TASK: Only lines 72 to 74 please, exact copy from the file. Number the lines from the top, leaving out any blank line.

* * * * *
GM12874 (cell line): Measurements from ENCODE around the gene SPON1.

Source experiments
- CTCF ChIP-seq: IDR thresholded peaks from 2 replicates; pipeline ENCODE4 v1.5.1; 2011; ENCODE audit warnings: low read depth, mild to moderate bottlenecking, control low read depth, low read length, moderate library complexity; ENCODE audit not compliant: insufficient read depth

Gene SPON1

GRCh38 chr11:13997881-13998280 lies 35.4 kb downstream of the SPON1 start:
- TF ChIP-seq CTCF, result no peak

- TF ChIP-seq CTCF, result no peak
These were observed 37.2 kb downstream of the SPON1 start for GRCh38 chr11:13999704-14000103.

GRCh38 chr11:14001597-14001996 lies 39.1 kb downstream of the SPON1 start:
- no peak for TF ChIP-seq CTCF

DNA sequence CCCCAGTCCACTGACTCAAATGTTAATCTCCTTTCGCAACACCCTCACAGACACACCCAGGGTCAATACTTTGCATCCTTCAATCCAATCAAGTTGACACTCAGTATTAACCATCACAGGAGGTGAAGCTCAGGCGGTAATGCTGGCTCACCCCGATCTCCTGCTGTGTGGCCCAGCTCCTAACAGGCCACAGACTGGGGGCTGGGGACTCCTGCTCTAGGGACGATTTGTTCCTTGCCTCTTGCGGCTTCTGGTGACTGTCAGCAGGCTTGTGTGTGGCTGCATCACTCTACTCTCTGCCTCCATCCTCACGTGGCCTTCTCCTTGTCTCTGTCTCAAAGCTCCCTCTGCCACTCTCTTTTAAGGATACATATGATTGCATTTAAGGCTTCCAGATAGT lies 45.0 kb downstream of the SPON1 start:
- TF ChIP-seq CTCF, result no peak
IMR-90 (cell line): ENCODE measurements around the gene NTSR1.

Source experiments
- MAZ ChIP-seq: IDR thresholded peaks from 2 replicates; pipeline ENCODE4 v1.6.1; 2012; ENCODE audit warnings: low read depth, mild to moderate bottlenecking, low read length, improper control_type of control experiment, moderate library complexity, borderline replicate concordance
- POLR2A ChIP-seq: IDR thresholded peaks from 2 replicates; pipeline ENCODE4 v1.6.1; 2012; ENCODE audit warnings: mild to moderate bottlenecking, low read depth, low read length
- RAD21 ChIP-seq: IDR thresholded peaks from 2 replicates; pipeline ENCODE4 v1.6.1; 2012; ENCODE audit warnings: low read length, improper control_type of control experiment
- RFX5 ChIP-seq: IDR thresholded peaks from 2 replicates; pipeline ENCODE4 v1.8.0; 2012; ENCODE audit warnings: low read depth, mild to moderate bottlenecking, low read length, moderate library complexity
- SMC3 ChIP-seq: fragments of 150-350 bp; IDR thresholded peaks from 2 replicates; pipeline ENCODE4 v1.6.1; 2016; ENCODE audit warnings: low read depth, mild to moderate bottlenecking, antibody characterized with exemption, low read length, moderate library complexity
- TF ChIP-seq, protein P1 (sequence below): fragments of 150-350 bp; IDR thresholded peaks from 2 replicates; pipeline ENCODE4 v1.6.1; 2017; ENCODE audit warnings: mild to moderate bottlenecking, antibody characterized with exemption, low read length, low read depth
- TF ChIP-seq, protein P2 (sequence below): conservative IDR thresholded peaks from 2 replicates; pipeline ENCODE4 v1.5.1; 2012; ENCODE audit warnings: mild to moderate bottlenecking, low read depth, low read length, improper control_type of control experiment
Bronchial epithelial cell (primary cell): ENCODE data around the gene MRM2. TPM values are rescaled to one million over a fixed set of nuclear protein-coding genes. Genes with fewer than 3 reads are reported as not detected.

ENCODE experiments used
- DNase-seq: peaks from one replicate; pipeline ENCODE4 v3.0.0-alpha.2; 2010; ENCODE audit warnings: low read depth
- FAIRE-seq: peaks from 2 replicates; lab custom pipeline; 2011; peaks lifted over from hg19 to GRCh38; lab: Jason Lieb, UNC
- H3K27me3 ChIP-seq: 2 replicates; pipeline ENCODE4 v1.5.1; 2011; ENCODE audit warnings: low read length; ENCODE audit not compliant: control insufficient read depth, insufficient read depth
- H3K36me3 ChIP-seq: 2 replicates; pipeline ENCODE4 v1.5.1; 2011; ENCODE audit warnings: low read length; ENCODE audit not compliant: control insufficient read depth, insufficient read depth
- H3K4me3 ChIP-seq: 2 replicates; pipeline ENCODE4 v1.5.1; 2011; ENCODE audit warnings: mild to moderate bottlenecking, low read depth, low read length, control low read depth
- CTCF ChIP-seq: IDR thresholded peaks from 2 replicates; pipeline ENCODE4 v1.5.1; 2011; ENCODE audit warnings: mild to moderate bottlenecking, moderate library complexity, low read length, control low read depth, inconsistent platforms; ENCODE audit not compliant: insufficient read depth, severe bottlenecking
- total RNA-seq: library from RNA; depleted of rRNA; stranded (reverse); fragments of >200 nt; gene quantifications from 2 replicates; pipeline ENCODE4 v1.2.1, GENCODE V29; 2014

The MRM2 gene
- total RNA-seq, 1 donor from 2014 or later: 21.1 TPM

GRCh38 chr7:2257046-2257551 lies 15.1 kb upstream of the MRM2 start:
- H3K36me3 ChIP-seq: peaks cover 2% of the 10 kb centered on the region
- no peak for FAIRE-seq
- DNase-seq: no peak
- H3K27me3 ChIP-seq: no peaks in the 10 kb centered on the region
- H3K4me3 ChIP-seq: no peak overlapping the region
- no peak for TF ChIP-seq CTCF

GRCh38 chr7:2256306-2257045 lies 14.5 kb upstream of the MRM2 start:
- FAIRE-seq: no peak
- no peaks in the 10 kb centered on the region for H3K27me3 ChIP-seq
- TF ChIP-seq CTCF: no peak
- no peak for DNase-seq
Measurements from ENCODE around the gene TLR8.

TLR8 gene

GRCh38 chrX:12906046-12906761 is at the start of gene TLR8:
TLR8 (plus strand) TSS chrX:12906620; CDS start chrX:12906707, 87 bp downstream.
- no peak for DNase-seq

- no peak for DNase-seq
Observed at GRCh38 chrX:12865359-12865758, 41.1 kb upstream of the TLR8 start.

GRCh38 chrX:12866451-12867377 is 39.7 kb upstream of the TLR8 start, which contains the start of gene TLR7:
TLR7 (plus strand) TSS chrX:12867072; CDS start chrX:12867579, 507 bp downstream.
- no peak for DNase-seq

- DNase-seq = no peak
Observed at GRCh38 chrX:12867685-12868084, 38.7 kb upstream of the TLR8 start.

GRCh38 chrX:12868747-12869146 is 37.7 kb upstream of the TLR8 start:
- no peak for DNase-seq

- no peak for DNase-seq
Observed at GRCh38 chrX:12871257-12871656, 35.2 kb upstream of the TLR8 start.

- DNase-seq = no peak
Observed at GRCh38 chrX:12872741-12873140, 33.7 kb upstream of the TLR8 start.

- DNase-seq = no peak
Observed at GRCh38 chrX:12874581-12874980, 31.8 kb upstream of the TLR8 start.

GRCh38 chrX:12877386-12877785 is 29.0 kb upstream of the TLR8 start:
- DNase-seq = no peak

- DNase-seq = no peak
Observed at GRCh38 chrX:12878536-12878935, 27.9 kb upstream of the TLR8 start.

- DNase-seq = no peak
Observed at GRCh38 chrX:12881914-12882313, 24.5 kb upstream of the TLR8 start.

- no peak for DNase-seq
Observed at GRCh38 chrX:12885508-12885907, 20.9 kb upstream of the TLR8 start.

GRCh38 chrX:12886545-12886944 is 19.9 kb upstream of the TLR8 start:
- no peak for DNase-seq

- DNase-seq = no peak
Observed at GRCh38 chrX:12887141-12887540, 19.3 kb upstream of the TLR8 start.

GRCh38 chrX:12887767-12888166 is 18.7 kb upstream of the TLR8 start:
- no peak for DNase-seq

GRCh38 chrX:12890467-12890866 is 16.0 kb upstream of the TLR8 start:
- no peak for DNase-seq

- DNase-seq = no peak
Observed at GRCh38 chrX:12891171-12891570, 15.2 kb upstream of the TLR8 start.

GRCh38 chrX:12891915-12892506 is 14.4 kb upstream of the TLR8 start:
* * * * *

Observed at GRCh38 chrX:12885508-12885907, 20.9 kb upstream of the TLR8 start.

GRCh38 chrX:12886545-12886944 is 19.9 kb upstream of the TLR8 start:
- no peak for DNase-seq